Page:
Top movies to Honor Martin Luther King, Jr.

Our Friend, Martin

Our Friend, Martin is a 1999 direct-to-video animated children’s educational film about Martin Luther King Jr. and the Civil Rights Movement. It was produced by DiC Entertainment and distributed by CBS/Fox Video. Two friends travel through time, meeting Dr. King at several points during his life. It featured an all-star voice cast and was nominated for an Emmy award in 1999 for Outstanding Animated Program (For Programming More Than One Hour). It was also the final release under the CBS/Fox Video name.

Selma, Lord, Selma

Selma, Lord, Selma is a 1999 American film based on true events that happened in March 1965, known as Bloody Sunday in Selma, Alabama. The film tells the story through the eyes of an 11-year-old African-American girl named Sheyann Webb (Jurnee Smollett). Sheyann Webb sees Dr. Martin Luther King, Jr. going into Brown Chapel AME Church one day while playing outside with her friends. They are told that Dr. King has come to Selma, Alabama to help the Negro people get voting rights. Sheyann learns many things from Dr. King.

The Witness: From the Balcony of Room 306

The Witness: From the Balcony of Room 306 is a 2008 documentary short film created to honor the 40th annual remembrance of the life and death of Martin Luther King Jr. The film received a 2008 Academy Award Nomination in the “Documentary Short Subject” Category at the 81st Academy Awards.

King: A Filmed Record… Montgomery to Memphis

King: A Filmed Record… Montgomery To Memphis is a 1970 American documentary film biography of Martin Luther King Jr. and his creation and leadership of the nonviolent campaign for civil rights and social and economic justice in the Civil Rights Movement. It uses only original newsreel and other primary material, unvarnished and unretouched, and covers the period from the Montgomery bus boycott of 1955 and 1956 through his assassination in 1968.

I Am Curious (Yellow)

I Am Curious (Yellow), Jag är nyfiken, en film i gult, meaning “I Am Curious: A Film in Yellow”) is a 1967 Swedish drama film written and directed by Vilgot Sjöman, starring Sjöman and Lena Nyman. It is a companion film to 1968’s I Am Curious (Blue); the two were initially intended to be one ​3 1⁄2 hour film. She also dreams of being taunted by passing drivers as she cycles down a road, until finally Martin Luther King Jr. drives up. She apologizes to him for not being strong enough to practice nonviolence.

Dr. Martin Luther King, Jr.: A Historical Perspective (1994)

He was the conscience of the struggle for civil rights–and one of its many heroic martyrs. this documentary offers a one-of-a-kind examination of Dr. King’s extraordinary life. Using rare and largely unseen film footage and photographs, this film (endorsed by the King Foundation) explores how Dr. King’s ideas, beliefs and methods evolved in the face of the rapidly changing climate of the Civil Rights Movement. This documentary brings out the life of Dr. Martin Luther King Jr. and his importance to the conquest of rights for the Black People in the US in the 50s and 60s.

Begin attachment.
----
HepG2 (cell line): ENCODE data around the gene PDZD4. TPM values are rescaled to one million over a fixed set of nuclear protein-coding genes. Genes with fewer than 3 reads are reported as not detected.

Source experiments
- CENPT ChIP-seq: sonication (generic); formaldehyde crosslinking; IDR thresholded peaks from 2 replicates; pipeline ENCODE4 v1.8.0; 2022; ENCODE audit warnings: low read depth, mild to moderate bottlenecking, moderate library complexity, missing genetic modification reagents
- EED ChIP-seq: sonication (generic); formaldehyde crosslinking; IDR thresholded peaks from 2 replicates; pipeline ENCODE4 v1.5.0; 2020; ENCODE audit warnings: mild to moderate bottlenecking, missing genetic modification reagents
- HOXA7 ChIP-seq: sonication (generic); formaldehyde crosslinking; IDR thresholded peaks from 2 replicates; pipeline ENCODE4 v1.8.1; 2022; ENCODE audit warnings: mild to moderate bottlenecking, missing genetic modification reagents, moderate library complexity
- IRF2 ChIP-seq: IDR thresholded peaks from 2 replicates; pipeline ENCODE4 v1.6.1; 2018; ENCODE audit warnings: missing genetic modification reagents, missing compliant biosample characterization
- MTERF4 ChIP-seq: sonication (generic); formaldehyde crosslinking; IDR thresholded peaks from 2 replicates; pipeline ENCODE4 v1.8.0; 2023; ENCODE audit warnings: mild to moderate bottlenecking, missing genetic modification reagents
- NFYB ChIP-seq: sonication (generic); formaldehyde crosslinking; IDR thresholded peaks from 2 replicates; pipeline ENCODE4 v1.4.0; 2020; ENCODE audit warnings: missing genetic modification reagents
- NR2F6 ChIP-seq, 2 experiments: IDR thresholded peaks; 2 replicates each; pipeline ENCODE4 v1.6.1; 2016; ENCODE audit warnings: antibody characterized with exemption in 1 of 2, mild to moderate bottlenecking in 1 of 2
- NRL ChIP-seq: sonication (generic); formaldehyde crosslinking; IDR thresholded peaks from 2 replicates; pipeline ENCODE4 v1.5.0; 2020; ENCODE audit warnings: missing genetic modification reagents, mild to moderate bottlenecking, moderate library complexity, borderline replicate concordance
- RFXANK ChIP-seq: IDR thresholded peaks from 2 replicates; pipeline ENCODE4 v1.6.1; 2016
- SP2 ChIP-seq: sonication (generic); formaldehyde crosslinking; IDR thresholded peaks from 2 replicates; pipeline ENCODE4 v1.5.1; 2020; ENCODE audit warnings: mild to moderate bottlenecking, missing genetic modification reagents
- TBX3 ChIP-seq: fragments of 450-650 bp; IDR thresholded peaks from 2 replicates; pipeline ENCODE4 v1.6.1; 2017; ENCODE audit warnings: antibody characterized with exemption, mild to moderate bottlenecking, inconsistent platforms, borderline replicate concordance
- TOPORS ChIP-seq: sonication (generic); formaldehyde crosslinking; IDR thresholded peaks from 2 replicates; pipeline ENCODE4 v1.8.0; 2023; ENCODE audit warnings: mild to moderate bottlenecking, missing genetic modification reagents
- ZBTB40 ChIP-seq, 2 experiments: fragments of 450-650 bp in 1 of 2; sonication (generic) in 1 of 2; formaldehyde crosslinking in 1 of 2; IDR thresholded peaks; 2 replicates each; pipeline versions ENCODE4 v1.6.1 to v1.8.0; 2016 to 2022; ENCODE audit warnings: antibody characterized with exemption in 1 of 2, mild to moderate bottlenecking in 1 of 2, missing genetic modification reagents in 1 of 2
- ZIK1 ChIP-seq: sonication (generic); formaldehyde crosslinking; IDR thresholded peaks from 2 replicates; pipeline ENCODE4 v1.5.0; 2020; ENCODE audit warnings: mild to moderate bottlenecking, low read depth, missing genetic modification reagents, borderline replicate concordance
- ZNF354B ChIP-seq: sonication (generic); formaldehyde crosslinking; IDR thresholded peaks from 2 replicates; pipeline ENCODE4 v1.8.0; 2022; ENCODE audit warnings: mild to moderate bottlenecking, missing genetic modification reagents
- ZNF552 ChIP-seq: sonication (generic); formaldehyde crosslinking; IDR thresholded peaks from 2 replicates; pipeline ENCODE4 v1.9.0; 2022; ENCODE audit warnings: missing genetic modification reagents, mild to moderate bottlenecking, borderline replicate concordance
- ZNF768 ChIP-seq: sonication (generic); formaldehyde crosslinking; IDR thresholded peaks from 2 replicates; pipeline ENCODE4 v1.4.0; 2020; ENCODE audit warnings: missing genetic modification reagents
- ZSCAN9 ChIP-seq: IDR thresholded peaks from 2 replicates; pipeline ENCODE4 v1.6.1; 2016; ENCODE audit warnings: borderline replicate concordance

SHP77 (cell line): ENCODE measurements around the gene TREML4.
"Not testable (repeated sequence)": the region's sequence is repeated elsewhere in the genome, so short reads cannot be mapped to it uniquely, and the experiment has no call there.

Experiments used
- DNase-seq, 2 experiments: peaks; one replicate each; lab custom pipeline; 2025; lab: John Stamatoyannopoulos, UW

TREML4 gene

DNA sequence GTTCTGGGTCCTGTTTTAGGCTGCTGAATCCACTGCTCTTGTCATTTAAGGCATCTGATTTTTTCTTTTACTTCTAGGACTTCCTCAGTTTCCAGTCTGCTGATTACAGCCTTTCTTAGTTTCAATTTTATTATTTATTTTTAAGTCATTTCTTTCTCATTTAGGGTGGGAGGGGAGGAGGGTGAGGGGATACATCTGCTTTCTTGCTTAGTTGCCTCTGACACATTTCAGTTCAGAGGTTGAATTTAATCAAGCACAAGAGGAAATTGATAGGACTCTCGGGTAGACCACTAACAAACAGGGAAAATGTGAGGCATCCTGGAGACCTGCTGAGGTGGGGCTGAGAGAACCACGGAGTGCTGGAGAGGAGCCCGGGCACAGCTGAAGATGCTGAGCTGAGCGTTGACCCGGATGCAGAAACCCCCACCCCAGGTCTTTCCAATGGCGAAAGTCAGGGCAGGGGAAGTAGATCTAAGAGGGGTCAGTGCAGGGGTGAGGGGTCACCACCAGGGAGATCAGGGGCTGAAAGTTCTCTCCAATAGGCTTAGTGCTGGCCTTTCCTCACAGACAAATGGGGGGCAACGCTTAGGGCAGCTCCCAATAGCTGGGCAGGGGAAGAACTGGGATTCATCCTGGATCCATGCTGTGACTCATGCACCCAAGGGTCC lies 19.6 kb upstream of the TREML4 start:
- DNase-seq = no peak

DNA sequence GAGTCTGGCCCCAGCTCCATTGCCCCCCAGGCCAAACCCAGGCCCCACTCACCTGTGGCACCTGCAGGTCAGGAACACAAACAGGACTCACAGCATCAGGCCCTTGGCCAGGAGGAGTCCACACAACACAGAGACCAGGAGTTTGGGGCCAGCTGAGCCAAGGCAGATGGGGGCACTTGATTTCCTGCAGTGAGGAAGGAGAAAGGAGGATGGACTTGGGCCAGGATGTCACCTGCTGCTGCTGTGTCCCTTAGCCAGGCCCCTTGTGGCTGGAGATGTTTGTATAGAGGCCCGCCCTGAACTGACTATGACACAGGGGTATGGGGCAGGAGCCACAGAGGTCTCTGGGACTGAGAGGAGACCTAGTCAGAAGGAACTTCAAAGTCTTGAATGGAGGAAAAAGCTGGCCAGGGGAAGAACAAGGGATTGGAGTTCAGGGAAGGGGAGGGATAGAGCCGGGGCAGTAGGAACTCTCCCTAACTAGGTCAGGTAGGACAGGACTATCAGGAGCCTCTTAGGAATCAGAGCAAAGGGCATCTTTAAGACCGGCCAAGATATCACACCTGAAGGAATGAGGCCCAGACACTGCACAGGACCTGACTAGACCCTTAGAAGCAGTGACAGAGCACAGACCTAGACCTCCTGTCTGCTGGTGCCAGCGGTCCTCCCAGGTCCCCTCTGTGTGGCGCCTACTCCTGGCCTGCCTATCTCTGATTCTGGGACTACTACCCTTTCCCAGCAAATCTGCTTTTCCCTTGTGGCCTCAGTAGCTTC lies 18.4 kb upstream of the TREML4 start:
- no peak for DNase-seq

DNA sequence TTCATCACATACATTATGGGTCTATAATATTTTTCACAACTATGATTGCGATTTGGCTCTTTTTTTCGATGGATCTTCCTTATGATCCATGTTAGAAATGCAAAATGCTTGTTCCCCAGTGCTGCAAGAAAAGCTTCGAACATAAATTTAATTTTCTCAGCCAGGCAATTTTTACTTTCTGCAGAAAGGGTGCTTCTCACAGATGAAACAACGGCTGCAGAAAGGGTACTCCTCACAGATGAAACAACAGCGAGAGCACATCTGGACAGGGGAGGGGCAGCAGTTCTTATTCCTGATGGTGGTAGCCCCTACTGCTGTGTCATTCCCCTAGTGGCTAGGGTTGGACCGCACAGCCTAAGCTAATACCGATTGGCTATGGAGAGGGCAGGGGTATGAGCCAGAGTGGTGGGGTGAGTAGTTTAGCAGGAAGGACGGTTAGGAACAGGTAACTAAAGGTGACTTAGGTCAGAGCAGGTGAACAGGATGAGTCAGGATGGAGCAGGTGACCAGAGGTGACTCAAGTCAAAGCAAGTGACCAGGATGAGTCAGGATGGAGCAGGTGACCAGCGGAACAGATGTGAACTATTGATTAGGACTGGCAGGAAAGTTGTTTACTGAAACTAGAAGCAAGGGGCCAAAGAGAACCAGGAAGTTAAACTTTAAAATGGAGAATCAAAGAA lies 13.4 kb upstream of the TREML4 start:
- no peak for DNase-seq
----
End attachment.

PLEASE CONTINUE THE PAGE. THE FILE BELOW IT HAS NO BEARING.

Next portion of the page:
King man of peace in a time of war

King: Man of Peace in a Time of War documents the work Martin Luther King did in attempting to bring peace to people during the turmoil of the Vietnam War and the Civil Rights Movement. The film includes interviews with contemporaries such as Jesse Jackson, and military experts like Colin Powell.

In Remembrance of Martin (1986)

Personal comments from family, friends, and advisors fill this remarkable documentary honoring Dr. Martin Luther King, Jr. Coretta Scott King joins the Reverend Ralph Abernathy, Julian Bond, Jimmy Carter, the Reverend Jesse Jackson, Senator Edward Kennedy, John Lewis, Bishop Desmond Tutu, and Andrew Young, who recall Dr. King’s career and trace his leadership in the civil rights movement. Includes portions of his “I Have a Dream” speech.

The Boy King (1986)

This drama focuses on young Martin Luther King Jr.’s early encounters with prejudice and how the love and courage of his family moved him to speak out against segregation and become a leader in the civil rights movement.  “Dr. Martin Luther King, Jr. dreamed aloud in his adulthood about the day little white boys and black boys could stand together as friends on the Georgia red clay. That dream was shaped by his own childhood in Atlanta, a 1930’s childhood in which prejudice took precedence.

Martin Luther King, Jr: I Have a Dream 1986

Relive one of the seminal moments in the history of the Civil Rights movement with these fascinating excerpted clips from Rev. Dr. Martin Luther King Jr.’s landmark speech on the steps of the Lincoln Memorial in 1963. In addition to King’s most famous address, this compilation also includes the last speech he delivered before his tragic assassination, as well as footage of the beautiful eulogy delivered by friend Bobby Kennedy. This video pairs the entire speech, delivered on August 28, 1963, on the steps of the Lincoln Memorial in Washington, DC, with brief footage of other struggles and protests in the civil rights crusade throughout the 1960s.

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